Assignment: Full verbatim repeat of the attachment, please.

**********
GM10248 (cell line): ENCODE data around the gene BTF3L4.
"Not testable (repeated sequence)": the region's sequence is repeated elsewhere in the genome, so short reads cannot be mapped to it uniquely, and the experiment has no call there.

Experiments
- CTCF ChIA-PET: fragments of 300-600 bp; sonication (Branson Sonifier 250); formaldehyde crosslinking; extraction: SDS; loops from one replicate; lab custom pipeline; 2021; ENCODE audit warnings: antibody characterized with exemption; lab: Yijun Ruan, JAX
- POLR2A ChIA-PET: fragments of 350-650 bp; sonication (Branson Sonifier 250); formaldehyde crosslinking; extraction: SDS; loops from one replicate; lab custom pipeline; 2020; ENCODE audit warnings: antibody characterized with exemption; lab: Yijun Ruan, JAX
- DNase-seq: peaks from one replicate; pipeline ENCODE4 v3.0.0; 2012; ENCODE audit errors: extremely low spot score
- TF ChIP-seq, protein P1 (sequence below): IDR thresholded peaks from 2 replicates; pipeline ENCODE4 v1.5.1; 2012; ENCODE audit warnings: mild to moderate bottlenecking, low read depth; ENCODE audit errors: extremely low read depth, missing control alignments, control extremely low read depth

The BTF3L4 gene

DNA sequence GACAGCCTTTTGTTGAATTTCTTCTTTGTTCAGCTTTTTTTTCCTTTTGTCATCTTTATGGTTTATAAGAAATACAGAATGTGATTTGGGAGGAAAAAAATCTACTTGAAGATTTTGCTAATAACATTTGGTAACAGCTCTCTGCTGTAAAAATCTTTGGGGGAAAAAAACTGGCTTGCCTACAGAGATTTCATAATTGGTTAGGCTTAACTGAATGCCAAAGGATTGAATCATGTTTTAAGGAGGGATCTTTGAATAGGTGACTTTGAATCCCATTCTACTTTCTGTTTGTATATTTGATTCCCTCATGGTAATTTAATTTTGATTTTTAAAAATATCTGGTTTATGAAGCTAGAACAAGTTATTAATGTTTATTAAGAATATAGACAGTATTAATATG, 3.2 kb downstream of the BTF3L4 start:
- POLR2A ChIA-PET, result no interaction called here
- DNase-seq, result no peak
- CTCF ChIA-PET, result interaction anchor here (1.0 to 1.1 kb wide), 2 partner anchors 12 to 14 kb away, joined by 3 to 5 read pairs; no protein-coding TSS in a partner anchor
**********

GM10248 (cell line): ENCODE data around the gene BTF3L4.
"Not testable (repeated sequence)": the region's sequence is repeated elsewhere in the genome, so short reads cannot be mapped to it uniquely, and the experiment has no call there.

Experiments
- CTCF ChIA-PET: fragments of 300-600 bp; sonication (Branson Sonifier 250); formaldehyde crosslinking; extraction: SDS; loops from one replicate; lab custom pipeline; 2021; ENCODE audit warnings: antibody characterized with exemption; lab: Yijun Ruan, JAX
- POLR2A ChIA-PET: fragments of 350-650 bp; sonication (Branson Sonifier 250); formaldehyde crosslinking; extraction: SDS; loops from one replicate; lab custom pipeline; 2020; ENCODE audit warnings: antibody characterized with exemption; lab: Yijun Ruan, JAX
- DNase-seq: peaks from one replicate; pipeline ENCODE4 v3.0.0; 2012; ENCODE audit errors: extremely low spot score
- TF ChIP-seq, protein P1 (sequence below): IDR thresholded peaks from 2 replicates; pipeline ENCODE4 v1.5.1; 2012; ENCODE audit warnings: mild to moderate bottlenecking, low read depth; ENCODE audit errors: extremely low read depth, missing control alignments, control extremely low read depth

The BTF3L4 gene

DNA sequence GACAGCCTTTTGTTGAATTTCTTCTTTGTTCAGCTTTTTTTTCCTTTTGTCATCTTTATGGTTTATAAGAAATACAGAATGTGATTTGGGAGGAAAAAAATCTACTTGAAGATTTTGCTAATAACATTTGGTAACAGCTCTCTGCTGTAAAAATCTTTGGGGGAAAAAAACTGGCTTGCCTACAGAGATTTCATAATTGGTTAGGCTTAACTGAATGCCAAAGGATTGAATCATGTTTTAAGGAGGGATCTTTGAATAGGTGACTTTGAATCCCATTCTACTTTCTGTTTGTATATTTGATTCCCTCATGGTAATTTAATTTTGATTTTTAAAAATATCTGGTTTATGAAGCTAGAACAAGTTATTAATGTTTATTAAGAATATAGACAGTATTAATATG, 3.2 kb downstream of the BTF3L4 start:
- POLR2A ChIA-PET, result no interaction called here
- DNase-seq, result no peak
- CTCF ChIA-PET, result interaction anchor here (1.0 to 1.1 kb wide), 2 partner anchors 12 to 14 kb away, joined by 3 to 5 read pairs; no protein-coding TSS in a partner anchor